January 21, 2022

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New York Enacts HERO Act

On May 5, 2021, New York Governor Andrew Cuomo signed into law the New York Health and Essential Rights Act (“HERO Act” or the “Act”). The HERO Act will require employers to implement safety standards to prevent occupational exposure to an airborne infectious disease. The HERO Act aims to reduce workplace transmission and community spread through enforceable health and safety standards. Certain provisions of the Act will go into effect on June 4, 2021.

Who is covered?

The HERO Act covers all private-sector employers in New York State. “Employees” covered by the HERO Act include any person providing labor or services for remuneration including, but not limited to, part-time workers, independent contractors, domestic workers, home care and personal care workers, day laborers, farmworkers, and other temporary and seasonable workers.

Minimum Safety Standards

The HERO Act requires the New York State Department of Labor (the “NYSDOL”) and New York State Department of Health (the “NYSDOH”) to create industry-specific health and safety standards. These safety standards will set the minimum requirements that all workplaces must follow to limit the risk of infectious disease in the workplace and include:

  • Employee health screenings;

  • Face coverings;

  • Required PPE that must be maintained in a sanitary and reliable condition at the employer’s expense;

  • Accessible workplace hand hygiene stations and maintaining healthy hand hygiene;

  • Regular cleaning and disinfecting of shared equipment and frequently touched surfaces;

  • Effective social distancing for employees, consumers, and customers;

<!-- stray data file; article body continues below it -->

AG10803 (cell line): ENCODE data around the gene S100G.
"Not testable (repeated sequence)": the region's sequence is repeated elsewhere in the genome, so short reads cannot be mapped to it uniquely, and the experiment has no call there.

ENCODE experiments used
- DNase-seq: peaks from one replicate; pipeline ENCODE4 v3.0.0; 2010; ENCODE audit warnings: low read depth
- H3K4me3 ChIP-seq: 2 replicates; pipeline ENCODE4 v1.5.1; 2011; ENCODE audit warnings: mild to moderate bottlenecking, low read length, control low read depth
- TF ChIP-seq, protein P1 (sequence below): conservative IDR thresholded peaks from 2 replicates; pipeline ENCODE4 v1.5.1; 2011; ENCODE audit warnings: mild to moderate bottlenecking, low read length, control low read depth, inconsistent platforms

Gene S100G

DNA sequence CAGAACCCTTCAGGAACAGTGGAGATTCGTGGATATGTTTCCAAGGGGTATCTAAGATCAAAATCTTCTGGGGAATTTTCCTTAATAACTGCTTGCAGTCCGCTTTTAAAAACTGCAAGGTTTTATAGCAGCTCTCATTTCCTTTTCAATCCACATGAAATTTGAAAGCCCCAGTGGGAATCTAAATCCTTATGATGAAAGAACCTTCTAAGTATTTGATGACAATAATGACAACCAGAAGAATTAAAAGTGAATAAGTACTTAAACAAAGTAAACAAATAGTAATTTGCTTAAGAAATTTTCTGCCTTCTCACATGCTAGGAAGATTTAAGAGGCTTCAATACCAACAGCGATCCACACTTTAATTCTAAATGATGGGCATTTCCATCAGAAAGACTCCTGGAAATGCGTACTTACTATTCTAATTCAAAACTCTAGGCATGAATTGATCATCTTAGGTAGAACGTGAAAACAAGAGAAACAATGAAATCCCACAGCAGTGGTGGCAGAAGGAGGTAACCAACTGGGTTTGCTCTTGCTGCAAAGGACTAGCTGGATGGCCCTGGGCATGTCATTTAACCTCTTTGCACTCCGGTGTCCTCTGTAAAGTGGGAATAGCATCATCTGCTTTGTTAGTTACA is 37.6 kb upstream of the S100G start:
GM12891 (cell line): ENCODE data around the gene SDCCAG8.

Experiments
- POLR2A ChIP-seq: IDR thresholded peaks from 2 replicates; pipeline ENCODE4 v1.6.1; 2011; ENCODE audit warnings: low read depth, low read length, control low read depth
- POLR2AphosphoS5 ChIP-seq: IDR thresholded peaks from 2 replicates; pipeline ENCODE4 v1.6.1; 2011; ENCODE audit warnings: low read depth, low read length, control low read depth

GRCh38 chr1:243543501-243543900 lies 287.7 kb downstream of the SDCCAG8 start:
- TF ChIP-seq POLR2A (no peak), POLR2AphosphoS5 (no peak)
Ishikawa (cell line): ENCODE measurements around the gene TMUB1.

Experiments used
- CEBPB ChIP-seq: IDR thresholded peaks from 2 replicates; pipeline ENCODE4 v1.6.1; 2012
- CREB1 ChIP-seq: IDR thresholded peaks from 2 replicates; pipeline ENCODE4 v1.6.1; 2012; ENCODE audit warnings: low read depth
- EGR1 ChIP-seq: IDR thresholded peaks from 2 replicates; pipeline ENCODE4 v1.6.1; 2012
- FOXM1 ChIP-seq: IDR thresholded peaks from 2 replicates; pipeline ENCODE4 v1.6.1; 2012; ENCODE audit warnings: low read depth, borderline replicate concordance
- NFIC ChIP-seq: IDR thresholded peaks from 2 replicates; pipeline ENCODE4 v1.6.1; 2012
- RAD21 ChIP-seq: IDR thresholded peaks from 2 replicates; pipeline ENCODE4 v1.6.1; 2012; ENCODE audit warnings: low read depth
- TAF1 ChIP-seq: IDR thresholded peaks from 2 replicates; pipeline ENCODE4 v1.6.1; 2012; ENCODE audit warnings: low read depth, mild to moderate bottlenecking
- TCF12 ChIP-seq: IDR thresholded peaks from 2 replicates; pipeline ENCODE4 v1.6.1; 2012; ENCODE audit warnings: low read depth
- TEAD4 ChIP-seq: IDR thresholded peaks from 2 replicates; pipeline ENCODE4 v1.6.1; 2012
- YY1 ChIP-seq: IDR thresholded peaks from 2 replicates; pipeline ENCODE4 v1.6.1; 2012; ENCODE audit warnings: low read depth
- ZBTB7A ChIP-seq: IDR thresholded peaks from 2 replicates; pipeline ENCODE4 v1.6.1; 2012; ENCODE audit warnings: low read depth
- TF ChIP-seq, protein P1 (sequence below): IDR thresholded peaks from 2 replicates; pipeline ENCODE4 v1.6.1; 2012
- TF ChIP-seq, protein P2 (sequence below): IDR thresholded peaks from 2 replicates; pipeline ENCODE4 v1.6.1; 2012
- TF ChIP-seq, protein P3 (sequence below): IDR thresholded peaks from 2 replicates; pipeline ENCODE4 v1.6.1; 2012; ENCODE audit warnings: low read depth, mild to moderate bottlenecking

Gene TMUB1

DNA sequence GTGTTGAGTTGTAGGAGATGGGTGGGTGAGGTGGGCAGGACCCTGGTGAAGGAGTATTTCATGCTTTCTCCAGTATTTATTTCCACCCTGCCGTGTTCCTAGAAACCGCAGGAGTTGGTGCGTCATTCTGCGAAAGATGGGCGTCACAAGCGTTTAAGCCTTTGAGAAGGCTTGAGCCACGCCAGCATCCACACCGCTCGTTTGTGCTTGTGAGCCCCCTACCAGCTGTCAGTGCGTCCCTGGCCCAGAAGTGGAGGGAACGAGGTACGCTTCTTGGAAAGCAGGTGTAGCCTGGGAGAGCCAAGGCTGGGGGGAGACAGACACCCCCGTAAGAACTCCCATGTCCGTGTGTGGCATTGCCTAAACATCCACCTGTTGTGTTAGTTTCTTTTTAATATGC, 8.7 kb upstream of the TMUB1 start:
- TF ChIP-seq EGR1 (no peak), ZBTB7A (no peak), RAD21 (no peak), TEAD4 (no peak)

• Compliance with mandatory or precautionary orders of isolation or quarantine that has been issued to employees;

  • Compliance with applicable engineering controls such as proper airflow, exhaust ventilation, or other special design requirements; and

  • Compliance with any applicable laws, rules, regulations, standards, or guidance on notification to employees and relevant state and local agencies of potential exposure to airborne infectious disease at the worksite.

Prevention Plan

The HERO Act requires the NYSDOL and NYSDOH to create a model airborne infectious disease exposure prevention plan (“Prevention Plan”). Employers are required either to adopt the model Prevention Plan or implement their own written prevention plan that meets or exceeds the standards set forth in the state model. The Prevention Plan must meet several notification requirements.

If a unionized employer wants to adopt its own plan, it must do so in conjunction with an agreement with the union.1  A non-unionized employer seeking to adopt an alternative plan must do so with the involvement of its employees.

Workplace Safety Committees

Effective November 1, 2021, employers with at least 10 employees, shall permit their employees to establish and administer a joint labor-management workplace safety committee.  Each safety committee shall be authorized to perform tasks, including but not limited to:

  • Raise health and safety concerns, hazards, complaints, and violations to which the employer must respond;

  • Review any policy that is implemented pursuant to the Act and provide feedback; and

  • Review the adoption of any workplace policy concerning any health or safety law, ordinance, rule, regulation, executive order, or other related directives.

Anti-Discrimination and Anti-Retaliation Provisions

The HERO Act prohibits discrimination and retaliation of employees who: